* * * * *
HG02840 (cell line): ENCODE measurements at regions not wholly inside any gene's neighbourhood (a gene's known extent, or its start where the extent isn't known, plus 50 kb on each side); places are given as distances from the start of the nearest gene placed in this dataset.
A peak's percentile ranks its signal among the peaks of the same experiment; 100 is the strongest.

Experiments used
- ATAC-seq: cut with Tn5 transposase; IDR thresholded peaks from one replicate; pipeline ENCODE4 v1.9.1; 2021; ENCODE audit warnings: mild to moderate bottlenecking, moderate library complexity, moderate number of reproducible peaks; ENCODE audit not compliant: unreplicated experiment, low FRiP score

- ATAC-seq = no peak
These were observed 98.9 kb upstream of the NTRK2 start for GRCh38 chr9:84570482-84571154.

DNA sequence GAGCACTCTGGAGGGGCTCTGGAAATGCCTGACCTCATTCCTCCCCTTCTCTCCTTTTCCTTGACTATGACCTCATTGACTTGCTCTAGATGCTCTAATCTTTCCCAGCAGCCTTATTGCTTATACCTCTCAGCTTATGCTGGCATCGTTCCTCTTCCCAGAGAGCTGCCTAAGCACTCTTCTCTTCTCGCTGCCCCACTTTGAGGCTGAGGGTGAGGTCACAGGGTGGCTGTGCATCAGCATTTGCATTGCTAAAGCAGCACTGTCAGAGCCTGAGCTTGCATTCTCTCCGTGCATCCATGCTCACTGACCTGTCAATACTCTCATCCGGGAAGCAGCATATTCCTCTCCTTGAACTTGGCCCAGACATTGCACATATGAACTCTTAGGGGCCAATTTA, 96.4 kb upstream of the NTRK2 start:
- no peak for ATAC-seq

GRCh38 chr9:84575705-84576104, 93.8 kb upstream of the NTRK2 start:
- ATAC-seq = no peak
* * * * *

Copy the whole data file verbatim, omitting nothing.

HG02840 (cell line): ENCODE measurements at regions not wholly inside any gene's neighbourhood (a gene's known extent, or its start where the extent isn't known, plus 50 kb on each side); places are given as distances from the start of the nearest gene placed in this dataset.
A peak's percentile ranks its signal among the peaks of the same experiment; 100 is the strongest.

Experiments used
- ATAC-seq: cut with Tn5 transposase; IDR thresholded peaks from one replicate; pipeline ENCODE4 v1.9.1; 2021; ENCODE audit warnings: mild to moderate bottlenecking, moderate library complexity, moderate number of reproducible peaks; ENCODE audit not compliant: unreplicated experiment, low FRiP score

- ATAC-seq = no peak
These were observed 98.9 kb upstream of the NTRK2 start for GRCh38 chr9:84570482-84571154.

DNA sequence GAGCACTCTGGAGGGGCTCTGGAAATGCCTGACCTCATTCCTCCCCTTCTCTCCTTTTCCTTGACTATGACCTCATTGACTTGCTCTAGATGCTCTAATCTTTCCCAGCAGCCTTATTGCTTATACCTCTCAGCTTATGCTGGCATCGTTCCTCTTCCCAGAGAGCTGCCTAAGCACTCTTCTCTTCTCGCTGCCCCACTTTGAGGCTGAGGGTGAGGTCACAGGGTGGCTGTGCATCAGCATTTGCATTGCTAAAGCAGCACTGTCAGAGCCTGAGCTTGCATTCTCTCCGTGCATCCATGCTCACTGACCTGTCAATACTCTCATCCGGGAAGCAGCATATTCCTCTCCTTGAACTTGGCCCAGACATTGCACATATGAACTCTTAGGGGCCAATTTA, 96.4 kb upstream of the NTRK2 start:
- no peak for ATAC-seq

GRCh38 chr9:84575705-84576104, 93.8 kb upstream of the NTRK2 start:
- ATAC-seq = no peak